Anyone in Canada, and some people from home, will know that southern Alberta has been hit by horrendous flooding in the past week, and still continuing in some places. My thoughts go out to those who have lost their homes, possesions, pets and in a few very upsetting cases, their lives. Watching footage of homes, roads and more being washed away by devastating waters hit hard during this time as it was very close to home. Literally, right outside the door.
On Thursday, June, 20th we awoke to no power and a slight feeling of amnesia, has our building always been surrounded by this moat?
As you can see above, the building had been surrounded on almost all sides but there was one small area to the top left corner where, once outside, we could cut across the car park, through the other building on the complex and walk over a slighty raised concrete curb to emerage by the road side. On our almost-normal walk to work it became apparant that the town was unaffected and it was only us down by the recreation grounds who were having to wear the waders. This was a relief as it meant not only everyone was safe, but we would find a haven at work (internet, yes!).
After arriving at work, it was about five minutes when we were told a voluntary evacuation was taking place at the building and the Centre would put us up for the night. A member of staff drove us in the camera truck to one of the back roads where we unloaded ourselevs and packed up a few nights worth of clothes and took everything off the floor, as we were on ground level. It was on this journey back that we realised how high the water had risen and started to get a bit worried. The water was almost up to the door of the Buffalo Museum as seen from this stump marker below (taken from the door).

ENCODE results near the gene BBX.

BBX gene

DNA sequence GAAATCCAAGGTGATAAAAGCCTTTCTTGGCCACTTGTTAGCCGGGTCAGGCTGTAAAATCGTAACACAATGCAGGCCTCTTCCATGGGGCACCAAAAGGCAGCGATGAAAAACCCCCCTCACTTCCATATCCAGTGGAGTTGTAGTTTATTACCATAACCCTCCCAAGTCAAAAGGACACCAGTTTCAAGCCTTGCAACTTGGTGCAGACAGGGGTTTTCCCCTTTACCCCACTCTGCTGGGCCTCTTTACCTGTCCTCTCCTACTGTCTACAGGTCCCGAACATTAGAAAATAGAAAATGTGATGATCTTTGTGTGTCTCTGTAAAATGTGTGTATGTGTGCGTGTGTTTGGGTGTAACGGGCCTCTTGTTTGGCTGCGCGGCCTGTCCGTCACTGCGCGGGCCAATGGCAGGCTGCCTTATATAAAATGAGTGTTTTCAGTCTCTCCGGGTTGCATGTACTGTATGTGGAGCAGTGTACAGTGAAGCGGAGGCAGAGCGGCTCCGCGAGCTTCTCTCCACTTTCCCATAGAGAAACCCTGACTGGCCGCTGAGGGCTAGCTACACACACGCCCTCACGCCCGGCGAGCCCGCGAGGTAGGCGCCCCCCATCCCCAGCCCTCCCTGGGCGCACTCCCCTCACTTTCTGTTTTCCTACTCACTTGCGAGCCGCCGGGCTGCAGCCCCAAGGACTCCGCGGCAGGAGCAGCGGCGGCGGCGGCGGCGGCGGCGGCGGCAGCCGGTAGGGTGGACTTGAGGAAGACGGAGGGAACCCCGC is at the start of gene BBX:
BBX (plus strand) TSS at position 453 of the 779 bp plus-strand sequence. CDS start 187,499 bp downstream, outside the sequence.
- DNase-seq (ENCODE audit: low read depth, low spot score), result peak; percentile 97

After arriving at work for the second time, it wasn’t long before we were informed that a mandatory evacuation order had been placed on our building by the Fire Marshal and it would be more than just an overnight stay at the Centre. Staff gladly volunteered to drive us all back to pick up some more supplies, but just 60 minutes after the journey before, the entire road leading home had been blocked off. The water was even higher and the entire recreation grounds and road underneath the bridge had been replaced by fast flowing, mirky, brown water. As there was no way in we did what is expected in a crisis and hit up the grocery store swiftly followed by a trip to the liquor depot. It was clear everyone else in the town was doing the same, with nearly all of the fresh produce and dairy shelves empty, almost as barren as the beer shelves in Edinburgh when Scotland play at Murrayfield. Though I am glad to say that Liquor Depot had done well in stocking up and had plenty to offer us in the way of vino.
Here is a photo taken from the building in front of ours as our building was completely cornered off as not only was the water deeper around it, but the transformer had blown and was extremely dangerous. The basement was also completely flooded.
Below, another view of our building (to the left and behind the building in the foreground).
From Thursday through to Monday we stayed at work, who made sure we all had rooms to stay in and that we were fed three times a day for the entirety of our stay. I want to thank all of the staff here who helped us and made sure we were safe and had everything we needed, I am grateful to every single person. The union even made sure to give us food vouchers when we returned home the other night as all of our food had been ruined. Thank you Banff!